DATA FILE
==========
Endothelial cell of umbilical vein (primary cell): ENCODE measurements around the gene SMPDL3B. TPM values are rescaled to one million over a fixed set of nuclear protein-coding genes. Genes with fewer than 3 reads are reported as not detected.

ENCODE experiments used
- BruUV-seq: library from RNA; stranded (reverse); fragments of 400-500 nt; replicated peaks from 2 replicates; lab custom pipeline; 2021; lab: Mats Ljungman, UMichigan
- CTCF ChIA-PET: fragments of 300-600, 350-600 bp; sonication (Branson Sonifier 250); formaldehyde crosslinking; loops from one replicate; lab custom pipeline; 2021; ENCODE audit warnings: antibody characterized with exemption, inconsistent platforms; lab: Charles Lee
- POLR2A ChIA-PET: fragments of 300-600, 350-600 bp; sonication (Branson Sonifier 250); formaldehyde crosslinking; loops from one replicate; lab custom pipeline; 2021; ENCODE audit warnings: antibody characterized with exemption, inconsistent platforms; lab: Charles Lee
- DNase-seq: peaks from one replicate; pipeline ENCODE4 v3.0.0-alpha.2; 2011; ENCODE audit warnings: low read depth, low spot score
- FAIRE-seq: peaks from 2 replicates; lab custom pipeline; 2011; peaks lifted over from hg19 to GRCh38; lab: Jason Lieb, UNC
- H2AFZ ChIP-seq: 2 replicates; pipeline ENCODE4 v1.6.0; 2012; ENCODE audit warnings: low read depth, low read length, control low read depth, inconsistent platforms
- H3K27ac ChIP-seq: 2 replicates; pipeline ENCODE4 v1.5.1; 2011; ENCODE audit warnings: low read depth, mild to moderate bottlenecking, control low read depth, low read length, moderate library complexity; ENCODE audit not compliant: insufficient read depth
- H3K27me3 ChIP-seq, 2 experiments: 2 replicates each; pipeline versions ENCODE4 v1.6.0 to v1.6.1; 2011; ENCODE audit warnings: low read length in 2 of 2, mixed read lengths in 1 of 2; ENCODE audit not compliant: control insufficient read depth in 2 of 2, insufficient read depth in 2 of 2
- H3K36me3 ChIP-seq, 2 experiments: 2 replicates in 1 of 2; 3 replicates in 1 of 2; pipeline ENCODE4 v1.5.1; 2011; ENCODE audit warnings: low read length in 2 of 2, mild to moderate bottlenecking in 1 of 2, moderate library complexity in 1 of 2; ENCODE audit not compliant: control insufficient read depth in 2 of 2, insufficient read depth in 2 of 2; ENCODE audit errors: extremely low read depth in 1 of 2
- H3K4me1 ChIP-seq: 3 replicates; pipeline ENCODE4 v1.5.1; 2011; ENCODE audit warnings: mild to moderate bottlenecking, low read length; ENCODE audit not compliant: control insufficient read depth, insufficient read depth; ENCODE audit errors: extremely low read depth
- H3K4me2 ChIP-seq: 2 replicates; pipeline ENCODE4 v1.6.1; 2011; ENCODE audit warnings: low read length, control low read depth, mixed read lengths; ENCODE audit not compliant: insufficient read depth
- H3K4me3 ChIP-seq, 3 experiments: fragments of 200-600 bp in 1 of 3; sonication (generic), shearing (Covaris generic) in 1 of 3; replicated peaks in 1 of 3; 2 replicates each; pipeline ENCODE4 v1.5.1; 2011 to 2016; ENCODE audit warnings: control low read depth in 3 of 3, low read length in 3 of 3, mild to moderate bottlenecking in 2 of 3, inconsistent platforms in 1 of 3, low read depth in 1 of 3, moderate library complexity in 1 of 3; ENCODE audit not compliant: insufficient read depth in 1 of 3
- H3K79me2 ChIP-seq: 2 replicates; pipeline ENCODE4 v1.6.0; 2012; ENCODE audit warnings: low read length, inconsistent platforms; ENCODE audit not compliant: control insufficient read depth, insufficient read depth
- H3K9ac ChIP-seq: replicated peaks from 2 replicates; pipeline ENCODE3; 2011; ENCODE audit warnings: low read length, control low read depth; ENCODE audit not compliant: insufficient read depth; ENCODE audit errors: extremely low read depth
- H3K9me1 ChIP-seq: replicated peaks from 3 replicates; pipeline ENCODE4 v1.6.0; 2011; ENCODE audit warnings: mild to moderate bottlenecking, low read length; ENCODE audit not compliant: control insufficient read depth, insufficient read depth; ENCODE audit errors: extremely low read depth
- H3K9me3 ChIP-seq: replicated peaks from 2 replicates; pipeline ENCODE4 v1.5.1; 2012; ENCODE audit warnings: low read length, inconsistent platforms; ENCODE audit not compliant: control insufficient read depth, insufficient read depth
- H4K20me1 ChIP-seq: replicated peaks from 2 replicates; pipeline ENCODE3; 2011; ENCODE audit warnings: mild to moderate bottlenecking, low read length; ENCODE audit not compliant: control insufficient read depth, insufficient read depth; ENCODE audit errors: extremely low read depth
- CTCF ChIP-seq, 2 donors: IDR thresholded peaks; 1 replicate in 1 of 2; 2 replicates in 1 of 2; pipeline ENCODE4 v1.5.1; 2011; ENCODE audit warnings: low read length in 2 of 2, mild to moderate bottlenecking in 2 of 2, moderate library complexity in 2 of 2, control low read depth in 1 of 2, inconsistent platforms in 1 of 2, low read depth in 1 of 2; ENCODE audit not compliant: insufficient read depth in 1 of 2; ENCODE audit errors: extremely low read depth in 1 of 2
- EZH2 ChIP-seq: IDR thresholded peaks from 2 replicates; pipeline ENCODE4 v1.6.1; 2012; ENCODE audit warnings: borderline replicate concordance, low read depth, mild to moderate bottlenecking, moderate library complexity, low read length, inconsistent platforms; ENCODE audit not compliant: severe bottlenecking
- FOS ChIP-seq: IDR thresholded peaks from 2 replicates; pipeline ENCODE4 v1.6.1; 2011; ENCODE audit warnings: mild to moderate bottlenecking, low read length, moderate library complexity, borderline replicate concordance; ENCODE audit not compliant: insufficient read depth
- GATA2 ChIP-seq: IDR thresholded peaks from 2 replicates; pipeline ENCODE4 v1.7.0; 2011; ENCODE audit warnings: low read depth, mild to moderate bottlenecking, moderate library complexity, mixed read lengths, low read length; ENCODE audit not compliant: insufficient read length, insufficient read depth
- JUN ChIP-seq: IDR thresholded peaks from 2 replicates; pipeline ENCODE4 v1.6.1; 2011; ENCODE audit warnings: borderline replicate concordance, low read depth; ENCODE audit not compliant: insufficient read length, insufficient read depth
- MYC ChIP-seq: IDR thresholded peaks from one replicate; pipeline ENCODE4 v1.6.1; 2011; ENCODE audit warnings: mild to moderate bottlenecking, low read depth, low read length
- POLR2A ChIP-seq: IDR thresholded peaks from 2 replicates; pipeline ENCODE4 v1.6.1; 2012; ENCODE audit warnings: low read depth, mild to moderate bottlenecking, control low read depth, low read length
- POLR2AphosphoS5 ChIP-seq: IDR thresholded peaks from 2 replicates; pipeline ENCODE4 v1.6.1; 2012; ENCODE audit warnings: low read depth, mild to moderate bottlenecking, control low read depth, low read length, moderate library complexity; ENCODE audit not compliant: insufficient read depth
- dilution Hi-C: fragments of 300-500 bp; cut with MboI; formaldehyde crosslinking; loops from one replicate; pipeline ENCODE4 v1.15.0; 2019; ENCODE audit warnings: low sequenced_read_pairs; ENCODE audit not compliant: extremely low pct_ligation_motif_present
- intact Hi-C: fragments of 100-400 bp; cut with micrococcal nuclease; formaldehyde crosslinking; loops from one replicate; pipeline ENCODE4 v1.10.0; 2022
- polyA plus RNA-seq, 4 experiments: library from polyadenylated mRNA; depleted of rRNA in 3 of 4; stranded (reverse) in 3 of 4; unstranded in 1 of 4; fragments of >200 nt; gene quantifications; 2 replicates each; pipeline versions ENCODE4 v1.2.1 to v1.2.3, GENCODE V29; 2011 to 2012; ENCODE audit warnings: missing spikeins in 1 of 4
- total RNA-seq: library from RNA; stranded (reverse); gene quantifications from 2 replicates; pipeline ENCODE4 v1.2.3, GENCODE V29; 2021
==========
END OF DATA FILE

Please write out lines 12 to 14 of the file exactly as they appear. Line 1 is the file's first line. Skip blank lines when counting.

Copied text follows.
- H3K4me1 ChIP-seq: 3 replicates; pipeline ENCODE4 v1.5.1; 2011; ENCODE audit warnings: mild to moderate bottlenecking, low read length; ENCODE audit not compliant: control insufficient read depth, insufficient read depth; ENCODE audit errors: extremely low read depth
- H3K4me2 ChIP-seq: 2 replicates; pipeline ENCODE4 v1.6.1; 2011; ENCODE audit warnings: low read length, control low read depth, mixed read lengths; ENCODE audit not compliant: insufficient read depth
- H3K4me3 ChIP-seq, 3 experiments: fragments of 200-600 bp in 1 of 3; sonication (generic), shearing (Covaris generic) in 1 of 3; replicated peaks in 1 of 3; 2 replicates each; pipeline ENCODE4 v1.5.1; 2011 to 2016; ENCODE audit warnings: control low read depth in 3 of 3, low read length in 3 of 3, mild to moderate bottlenecking in 2 of 3, inconsistent platforms in 1 of 3, low read depth in 1 of 3, moderate library complexity in 1 of 3; ENCODE audit not compliant: insufficient read depth in 1 of 3